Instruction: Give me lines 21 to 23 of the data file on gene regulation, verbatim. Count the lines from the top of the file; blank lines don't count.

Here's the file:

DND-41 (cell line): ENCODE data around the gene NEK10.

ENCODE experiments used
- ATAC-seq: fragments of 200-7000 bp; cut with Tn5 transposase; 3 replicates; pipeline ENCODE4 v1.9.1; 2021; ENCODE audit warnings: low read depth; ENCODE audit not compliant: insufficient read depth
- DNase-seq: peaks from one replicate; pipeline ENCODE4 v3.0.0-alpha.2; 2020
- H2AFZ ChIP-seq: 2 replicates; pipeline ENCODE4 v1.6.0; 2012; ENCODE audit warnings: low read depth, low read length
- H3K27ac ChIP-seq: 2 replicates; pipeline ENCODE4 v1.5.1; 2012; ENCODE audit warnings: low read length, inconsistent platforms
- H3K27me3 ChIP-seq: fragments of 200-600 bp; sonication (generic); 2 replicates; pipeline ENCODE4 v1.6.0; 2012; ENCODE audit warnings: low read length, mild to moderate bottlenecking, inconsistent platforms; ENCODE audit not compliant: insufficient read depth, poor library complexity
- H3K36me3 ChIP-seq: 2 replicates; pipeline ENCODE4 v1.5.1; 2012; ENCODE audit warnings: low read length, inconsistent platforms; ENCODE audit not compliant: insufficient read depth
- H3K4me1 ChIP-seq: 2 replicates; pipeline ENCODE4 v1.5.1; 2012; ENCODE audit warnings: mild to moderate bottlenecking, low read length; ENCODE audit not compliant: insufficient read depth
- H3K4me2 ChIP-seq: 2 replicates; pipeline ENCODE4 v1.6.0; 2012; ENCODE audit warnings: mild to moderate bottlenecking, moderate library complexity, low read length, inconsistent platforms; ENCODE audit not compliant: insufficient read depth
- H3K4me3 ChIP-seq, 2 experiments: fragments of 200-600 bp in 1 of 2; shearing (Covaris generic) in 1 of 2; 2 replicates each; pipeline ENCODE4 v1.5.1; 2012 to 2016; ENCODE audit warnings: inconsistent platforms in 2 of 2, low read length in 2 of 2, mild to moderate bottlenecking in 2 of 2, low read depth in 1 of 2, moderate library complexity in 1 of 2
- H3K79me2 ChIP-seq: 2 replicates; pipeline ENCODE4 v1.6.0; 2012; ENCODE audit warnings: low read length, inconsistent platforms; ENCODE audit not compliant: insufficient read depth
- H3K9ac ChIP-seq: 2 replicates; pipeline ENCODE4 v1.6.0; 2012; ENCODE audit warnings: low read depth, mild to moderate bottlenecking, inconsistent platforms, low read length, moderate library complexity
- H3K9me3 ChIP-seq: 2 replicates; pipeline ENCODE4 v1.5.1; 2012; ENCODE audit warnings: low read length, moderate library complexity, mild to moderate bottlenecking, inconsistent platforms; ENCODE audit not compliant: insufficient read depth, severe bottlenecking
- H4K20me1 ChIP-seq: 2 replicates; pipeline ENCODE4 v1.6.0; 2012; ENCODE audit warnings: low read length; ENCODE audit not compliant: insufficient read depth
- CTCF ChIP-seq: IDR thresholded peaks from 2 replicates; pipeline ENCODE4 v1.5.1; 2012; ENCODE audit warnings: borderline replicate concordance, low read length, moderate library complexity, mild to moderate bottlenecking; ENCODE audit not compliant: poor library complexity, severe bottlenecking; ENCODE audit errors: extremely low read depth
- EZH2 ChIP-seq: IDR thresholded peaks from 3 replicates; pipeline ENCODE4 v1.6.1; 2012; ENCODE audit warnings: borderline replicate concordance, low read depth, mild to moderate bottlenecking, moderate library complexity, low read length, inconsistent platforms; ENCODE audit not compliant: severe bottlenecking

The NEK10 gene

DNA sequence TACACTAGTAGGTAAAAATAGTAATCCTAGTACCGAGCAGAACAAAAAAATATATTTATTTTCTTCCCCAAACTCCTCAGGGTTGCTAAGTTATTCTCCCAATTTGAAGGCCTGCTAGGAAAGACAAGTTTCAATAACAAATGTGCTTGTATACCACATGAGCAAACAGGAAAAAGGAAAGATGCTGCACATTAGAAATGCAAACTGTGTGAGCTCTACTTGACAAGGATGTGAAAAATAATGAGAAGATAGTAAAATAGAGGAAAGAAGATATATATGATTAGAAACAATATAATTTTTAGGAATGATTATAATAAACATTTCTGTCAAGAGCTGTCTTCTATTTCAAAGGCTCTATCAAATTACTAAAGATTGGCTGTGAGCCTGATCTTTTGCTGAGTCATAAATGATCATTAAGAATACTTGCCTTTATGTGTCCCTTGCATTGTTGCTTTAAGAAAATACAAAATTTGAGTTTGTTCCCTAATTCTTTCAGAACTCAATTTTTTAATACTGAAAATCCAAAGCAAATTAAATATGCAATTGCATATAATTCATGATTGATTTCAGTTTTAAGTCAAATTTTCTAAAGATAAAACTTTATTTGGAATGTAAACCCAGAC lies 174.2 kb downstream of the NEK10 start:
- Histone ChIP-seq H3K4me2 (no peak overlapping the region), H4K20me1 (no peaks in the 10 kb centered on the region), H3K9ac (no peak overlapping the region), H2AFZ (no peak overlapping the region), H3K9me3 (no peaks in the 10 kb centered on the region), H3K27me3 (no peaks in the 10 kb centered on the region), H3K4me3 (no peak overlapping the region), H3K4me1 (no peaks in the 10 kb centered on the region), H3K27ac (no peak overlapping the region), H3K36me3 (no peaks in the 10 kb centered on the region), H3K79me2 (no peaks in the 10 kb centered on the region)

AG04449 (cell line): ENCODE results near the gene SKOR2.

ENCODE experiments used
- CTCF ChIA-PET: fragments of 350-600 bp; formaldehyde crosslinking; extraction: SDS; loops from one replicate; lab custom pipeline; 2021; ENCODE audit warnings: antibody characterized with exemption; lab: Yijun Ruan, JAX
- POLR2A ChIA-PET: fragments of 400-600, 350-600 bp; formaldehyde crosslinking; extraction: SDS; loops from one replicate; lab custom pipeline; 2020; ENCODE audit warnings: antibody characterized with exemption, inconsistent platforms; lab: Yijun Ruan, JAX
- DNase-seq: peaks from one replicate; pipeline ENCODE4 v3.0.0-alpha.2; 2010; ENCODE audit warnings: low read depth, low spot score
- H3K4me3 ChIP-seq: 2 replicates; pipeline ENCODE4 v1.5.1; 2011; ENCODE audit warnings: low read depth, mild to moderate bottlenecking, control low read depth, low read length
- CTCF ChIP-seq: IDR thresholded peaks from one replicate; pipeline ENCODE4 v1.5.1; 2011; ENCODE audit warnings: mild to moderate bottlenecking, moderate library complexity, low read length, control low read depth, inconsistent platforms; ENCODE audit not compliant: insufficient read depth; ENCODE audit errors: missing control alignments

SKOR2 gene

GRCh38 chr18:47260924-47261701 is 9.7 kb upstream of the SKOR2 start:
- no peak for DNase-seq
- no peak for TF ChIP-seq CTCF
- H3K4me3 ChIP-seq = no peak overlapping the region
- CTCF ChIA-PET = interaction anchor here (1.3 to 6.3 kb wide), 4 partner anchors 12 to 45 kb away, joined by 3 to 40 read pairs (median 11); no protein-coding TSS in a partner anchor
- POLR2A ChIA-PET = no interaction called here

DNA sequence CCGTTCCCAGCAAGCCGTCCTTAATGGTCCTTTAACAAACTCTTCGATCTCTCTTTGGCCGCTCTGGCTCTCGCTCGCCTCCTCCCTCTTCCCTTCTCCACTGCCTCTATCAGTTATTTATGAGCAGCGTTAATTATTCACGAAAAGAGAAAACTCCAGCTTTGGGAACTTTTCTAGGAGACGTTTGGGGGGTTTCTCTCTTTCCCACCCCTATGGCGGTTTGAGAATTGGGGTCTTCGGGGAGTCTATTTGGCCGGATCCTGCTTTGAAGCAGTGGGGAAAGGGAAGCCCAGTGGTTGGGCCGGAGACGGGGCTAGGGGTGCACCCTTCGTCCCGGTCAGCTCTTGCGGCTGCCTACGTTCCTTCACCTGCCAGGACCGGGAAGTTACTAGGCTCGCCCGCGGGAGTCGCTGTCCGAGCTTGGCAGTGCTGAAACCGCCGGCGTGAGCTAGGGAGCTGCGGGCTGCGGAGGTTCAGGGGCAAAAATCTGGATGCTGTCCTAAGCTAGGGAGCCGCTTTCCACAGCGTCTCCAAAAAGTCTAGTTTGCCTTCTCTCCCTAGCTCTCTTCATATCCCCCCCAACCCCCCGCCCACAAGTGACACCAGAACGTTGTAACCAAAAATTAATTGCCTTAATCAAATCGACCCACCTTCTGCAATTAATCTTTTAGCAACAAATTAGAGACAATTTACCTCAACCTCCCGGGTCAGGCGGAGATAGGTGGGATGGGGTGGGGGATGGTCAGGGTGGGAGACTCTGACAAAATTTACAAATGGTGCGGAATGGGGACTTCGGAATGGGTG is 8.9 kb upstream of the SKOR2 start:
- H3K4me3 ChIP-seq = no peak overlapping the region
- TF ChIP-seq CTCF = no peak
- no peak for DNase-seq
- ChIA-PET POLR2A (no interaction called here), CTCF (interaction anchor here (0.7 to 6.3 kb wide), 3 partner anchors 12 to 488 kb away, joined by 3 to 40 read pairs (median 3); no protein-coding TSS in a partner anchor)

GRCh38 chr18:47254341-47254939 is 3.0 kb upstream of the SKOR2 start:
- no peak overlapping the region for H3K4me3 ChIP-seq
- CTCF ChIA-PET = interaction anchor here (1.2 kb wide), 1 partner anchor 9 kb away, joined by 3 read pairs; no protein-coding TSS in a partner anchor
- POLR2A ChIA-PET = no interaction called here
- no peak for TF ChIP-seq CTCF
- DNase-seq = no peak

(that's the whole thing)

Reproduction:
AG04449 (cell line): ENCODE results near the gene SKOR2.

ENCODE experiments used
- CTCF ChIA-PET: fragments of 350-600 bp; formaldehyde crosslinking; extraction: SDS; loops from one replicate; lab custom pipeline; 2021; ENCODE audit warnings: antibody characterized with exemption; lab: Yijun Ruan, JAX